What we stand for

G25 is committed to pursue a just, democratic, peaceful, tolerant, harmonious, moderate and progressive multi-racial, multi cultural, multi religious Malaysia through Islamic principles of Wassatiyah (moderation) and Maqasid Syariah (well-being of the people) that affirms justice, compassion, mercy, equity.

Malaysia is to be led by rule of law, good governance, respect for human rights and upholding the institution of the country.

We aim to ensure, raise awareness, promote that Syariah laws and civil laws should work in harmony and that the Syariah laws are used within its legal jurisdiction and limits as provided for by the federal and state division of powers.

There should be rational dialogues to inform people on how Islam is used for public law and policy that effects the multi ethnic and multi religious Malaysia and within the confines of the Federal Constitution, the supreme law of the nation.

We work in a consultative committee of experts to advise the government and facilitate amendments to the state Syariah laws, to align to the Federal Constitution and the spirit of Rukun Negara.

It is imperative to achieve a politically stable, economically progressive Malaysia and to be able to enjoy the harmony, tolerance, understanding and cooperation in this multi diverse country.

On public caning and Malaysia’s public image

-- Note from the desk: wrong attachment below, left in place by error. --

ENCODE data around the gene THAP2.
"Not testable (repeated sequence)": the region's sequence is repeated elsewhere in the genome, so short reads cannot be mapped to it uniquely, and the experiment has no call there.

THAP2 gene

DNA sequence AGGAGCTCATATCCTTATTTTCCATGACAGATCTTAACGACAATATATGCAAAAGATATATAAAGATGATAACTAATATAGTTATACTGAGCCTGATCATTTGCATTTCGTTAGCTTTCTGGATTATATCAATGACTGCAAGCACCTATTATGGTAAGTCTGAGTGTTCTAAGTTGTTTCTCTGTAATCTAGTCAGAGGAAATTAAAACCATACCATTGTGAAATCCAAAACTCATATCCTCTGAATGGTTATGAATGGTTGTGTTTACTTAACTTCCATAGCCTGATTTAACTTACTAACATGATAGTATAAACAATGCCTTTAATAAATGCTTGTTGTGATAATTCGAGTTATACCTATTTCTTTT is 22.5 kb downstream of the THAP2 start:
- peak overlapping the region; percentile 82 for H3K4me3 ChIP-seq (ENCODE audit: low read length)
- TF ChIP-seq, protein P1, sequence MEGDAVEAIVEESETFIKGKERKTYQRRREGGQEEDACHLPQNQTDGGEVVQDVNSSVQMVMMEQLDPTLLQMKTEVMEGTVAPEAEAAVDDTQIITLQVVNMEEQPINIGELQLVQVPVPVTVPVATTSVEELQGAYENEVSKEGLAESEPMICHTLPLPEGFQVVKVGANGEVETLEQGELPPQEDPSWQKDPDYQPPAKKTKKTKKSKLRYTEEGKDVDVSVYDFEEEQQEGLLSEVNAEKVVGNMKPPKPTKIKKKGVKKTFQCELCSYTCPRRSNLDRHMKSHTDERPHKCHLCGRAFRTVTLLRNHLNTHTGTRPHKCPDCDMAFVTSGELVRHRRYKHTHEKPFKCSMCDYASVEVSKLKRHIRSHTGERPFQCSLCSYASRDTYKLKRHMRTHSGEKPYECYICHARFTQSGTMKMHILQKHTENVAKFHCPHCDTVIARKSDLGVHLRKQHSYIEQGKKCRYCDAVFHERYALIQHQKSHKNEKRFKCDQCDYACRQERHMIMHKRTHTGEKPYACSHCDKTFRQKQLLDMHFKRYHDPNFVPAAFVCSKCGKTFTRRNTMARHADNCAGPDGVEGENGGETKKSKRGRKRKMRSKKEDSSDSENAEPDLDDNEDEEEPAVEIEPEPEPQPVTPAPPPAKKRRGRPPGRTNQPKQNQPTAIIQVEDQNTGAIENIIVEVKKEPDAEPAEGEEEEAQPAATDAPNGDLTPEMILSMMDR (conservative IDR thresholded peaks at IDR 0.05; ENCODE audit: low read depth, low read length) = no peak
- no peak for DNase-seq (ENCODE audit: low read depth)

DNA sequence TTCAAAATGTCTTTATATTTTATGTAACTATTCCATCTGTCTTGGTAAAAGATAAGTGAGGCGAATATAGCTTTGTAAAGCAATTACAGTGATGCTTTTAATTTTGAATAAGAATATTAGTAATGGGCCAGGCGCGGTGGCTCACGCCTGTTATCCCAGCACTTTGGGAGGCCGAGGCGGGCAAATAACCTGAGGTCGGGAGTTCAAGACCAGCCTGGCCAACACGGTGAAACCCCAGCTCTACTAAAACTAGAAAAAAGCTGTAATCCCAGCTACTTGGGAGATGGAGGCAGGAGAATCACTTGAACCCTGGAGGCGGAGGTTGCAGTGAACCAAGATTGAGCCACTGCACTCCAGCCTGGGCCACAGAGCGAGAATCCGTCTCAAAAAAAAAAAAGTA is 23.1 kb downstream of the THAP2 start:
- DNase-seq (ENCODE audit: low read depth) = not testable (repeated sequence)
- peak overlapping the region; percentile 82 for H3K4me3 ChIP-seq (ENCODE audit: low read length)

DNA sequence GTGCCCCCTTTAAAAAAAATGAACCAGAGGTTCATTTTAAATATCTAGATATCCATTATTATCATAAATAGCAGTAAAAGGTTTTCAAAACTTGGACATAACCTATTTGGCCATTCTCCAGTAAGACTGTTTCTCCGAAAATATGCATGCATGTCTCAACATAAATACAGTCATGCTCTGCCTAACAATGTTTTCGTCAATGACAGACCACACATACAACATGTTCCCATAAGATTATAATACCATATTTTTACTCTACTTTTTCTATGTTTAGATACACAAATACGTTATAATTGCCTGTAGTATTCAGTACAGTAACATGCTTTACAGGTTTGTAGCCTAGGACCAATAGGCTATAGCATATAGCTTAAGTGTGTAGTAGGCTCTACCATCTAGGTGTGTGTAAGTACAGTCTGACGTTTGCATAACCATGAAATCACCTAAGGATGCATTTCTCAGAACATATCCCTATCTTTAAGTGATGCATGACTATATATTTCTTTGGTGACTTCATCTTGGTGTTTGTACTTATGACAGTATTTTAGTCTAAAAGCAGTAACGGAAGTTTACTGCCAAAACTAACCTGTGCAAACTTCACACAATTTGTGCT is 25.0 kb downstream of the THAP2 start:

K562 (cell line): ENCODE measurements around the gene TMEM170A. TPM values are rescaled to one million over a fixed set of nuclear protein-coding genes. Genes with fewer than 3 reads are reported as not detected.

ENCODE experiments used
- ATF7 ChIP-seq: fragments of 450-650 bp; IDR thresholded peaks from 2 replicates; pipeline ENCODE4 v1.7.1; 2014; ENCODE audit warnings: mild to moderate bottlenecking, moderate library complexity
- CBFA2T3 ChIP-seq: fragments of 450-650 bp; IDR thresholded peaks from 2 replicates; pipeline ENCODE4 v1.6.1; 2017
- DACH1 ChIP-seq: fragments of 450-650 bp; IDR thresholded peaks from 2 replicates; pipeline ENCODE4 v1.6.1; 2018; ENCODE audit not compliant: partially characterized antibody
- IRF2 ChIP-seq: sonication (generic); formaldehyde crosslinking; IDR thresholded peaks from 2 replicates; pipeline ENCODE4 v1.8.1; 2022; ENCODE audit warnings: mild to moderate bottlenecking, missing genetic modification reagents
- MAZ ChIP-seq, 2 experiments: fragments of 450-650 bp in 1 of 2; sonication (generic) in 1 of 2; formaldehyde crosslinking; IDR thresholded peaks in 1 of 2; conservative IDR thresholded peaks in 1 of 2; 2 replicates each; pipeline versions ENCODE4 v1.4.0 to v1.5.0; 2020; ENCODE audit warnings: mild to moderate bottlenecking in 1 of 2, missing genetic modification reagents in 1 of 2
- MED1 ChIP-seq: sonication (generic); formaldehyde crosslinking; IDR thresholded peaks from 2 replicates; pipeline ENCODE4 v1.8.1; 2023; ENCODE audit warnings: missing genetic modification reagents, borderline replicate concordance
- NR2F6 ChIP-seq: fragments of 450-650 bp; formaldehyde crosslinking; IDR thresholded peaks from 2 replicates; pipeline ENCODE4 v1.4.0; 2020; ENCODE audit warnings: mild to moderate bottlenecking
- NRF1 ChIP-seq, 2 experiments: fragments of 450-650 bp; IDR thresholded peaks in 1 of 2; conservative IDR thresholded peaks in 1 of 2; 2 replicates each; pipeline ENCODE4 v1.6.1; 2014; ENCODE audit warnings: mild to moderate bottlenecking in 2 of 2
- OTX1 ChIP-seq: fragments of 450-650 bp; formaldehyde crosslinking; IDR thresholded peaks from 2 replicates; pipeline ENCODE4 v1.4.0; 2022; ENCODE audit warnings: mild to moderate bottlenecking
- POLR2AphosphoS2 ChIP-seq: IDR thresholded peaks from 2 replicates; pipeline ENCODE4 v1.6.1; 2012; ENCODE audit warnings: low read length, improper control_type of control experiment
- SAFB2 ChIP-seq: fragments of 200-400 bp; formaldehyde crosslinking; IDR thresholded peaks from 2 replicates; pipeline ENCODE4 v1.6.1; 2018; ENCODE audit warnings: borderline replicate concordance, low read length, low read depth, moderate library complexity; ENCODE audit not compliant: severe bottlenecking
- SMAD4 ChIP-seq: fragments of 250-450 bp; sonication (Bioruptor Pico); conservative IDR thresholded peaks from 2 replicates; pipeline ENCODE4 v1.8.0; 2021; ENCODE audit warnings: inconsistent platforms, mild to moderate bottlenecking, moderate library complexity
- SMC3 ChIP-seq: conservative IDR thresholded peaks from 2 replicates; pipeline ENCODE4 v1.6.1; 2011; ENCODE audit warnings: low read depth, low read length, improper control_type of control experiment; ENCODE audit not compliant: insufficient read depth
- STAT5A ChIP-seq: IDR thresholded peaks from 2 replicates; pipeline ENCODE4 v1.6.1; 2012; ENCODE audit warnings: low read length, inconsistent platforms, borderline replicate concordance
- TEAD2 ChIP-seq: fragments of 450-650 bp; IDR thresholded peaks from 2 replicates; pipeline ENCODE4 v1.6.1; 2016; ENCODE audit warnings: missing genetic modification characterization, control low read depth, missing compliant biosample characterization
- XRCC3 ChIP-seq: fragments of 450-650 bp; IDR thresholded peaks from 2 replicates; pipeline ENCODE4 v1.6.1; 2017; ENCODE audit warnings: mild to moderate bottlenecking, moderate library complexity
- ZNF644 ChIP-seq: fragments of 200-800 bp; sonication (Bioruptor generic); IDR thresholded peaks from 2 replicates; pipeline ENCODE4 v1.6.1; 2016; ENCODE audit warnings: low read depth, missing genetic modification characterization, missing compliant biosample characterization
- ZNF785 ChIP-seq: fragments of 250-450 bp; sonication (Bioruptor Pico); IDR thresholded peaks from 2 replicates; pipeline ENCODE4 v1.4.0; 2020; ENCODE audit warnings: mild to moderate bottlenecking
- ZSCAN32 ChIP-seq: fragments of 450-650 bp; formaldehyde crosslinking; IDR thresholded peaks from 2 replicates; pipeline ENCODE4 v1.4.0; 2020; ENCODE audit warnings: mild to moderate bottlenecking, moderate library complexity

Wednesday, July 19, 2017

PAS may say that public caning under shariah law is not a punishment to inflict pain but is imposed merely to serve as a gentle reminder to Muslims that they should not commit moral sins.

 

However, what should be remembered is that the Quran forbids the shaming and embarrassing of fellow Muslims. Nowhere in the Quran does it provide for the caning of sinners in public.

 

In addition, not all Muslims agree that in today’s world we should be obsessed with humiliating people who commit personal sins, in violation of the modern concept of justice that even the worst criminals deserve to be treated with respect. A murderer sentenced to death deserves to die in dignity and in privacy.

 

PAS may think they are upholding God’s law and therefore, public opinion does not matter. But it does matter in everything we do to unite the country and become a developed country.

 

As Malaysia has a democratic constitution with laws based on universal values of justice, the Kelantan law on public caning will raise concerns about Malaysia’s image as a progressive Muslim country.

 

Malaysians will feel embarrassed about explaining the public caning in Kelantan because it is not civilisational Islam. It is instead a medieval form of punishment practised in ancient times even before Islam on the concept that flogging, crucifying and beheadings should be done in a public place so that men, women and children can join in humiliating the convicts and learn a lesson from their punishment.

 

Malaysia will have a tough job defending this as an isolated case of Islamisation and proving that the country’s justice system is safe from religious ideology.

 

No one will believe our story.

 

FMT

The Malay Mail

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